One of the few dogs native to Canada, the Nova Scotia Duck Tolling Retriever was developed in Yarmouth County, NS in the late 1800s.  Once known as the "Little River Duck Dog" some beleive the toller has retriever, spaniel, setter, and collie blood. The NS Duck Tolling Retriever is the smallest of the retrievers and stands just 20 inches tall at the shoulder. He has a long, thick, double coat that protects him from the cold water. His coat may be red or orange and have white markings on the feet, chest, tip of tail, and/or forehead.   

Like most sporting dogs, the Toller is best suited to an active home where he will be a cherished member of the family. Strong, happy, loyal, energetic, and devoted to his people the toller may be reserved with strangers. He is not a dog who should be left alone for long periods, he is much too fond of people.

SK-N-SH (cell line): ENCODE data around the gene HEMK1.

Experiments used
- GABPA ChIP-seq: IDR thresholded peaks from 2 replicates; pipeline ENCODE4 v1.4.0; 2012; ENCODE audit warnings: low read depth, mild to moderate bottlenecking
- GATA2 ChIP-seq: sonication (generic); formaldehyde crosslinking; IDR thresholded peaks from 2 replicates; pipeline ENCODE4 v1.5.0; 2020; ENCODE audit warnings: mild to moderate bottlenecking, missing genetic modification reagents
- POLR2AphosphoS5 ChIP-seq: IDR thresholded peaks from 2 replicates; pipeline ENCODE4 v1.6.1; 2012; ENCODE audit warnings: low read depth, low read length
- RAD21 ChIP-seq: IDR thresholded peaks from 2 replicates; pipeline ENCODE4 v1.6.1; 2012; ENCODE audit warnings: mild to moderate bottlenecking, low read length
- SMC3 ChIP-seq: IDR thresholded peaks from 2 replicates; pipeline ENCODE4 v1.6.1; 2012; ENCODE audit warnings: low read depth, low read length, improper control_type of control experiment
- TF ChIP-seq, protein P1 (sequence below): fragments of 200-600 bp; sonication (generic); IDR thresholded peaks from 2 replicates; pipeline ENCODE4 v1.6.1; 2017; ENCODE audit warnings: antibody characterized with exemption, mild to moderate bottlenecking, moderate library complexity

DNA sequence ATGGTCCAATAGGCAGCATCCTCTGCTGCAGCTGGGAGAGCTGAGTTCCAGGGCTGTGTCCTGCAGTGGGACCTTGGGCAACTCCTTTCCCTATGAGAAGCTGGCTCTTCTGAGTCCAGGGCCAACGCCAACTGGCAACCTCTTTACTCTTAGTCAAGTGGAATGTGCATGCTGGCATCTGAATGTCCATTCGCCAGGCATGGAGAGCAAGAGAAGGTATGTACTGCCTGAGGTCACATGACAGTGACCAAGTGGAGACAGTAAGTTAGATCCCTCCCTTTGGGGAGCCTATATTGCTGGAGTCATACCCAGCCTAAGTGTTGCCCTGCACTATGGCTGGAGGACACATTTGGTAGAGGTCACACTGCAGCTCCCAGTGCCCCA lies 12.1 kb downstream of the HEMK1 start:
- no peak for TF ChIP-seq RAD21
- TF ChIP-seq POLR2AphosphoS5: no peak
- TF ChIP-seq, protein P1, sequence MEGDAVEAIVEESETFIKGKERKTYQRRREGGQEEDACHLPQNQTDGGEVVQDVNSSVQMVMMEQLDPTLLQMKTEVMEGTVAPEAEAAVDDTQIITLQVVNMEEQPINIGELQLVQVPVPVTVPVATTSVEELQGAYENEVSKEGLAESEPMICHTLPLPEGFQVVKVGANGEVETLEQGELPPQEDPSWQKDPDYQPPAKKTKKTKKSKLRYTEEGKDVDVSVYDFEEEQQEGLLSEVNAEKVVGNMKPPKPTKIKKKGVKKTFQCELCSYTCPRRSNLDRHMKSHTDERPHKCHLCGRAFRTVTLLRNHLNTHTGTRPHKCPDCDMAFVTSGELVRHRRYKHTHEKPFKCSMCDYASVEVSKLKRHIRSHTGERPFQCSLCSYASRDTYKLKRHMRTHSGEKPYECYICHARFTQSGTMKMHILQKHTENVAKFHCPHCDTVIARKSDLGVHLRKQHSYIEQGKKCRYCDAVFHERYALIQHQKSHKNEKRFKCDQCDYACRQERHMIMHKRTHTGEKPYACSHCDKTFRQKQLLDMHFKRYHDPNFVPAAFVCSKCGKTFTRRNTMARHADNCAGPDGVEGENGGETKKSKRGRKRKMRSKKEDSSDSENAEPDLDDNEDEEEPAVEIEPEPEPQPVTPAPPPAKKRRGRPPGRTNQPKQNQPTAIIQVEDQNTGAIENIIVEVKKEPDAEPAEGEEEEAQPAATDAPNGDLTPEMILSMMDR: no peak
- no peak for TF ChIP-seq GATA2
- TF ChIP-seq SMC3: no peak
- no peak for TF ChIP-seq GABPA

He gets along well with children and other most dogs. A responsive, intelligent, willing and fast learner, some Tollers  can nevertheless be a little headstrong. Obedience training, manners and socialization should begin early. and continue throughout his lifetime. Best in an active household, the toller requires lots of exercise which includes swimming and running. Preferably, he should live in a home with a fenced backyard with an active owner who can keep up with him, but he can fit into most accommodation provided there is an outlet for his energy. He makes a good watchdog but is too people friendly to be a guard dog.  

What is Tolling?

Tolling means "luring" or "enticing." The hunter sets up several blinds along the lakeshore or even along the river. The dog is sent out to retrieve sticks and other material the hunter throws toward the shore which involves jumping and frisking about on shore.  The Toller goes directly out and fetches the stick. Tollers are lively and animated so their flash and bounce attracts the ducks. After a number of retrieves the ducks are within gunshot range and the Toller is subsequently sent out to retrieve shot ducks.  The tolling (luring) technique was first observed in use by foxes. Hunters wanted a dog that could do the same thing. This led to the development of the Toller.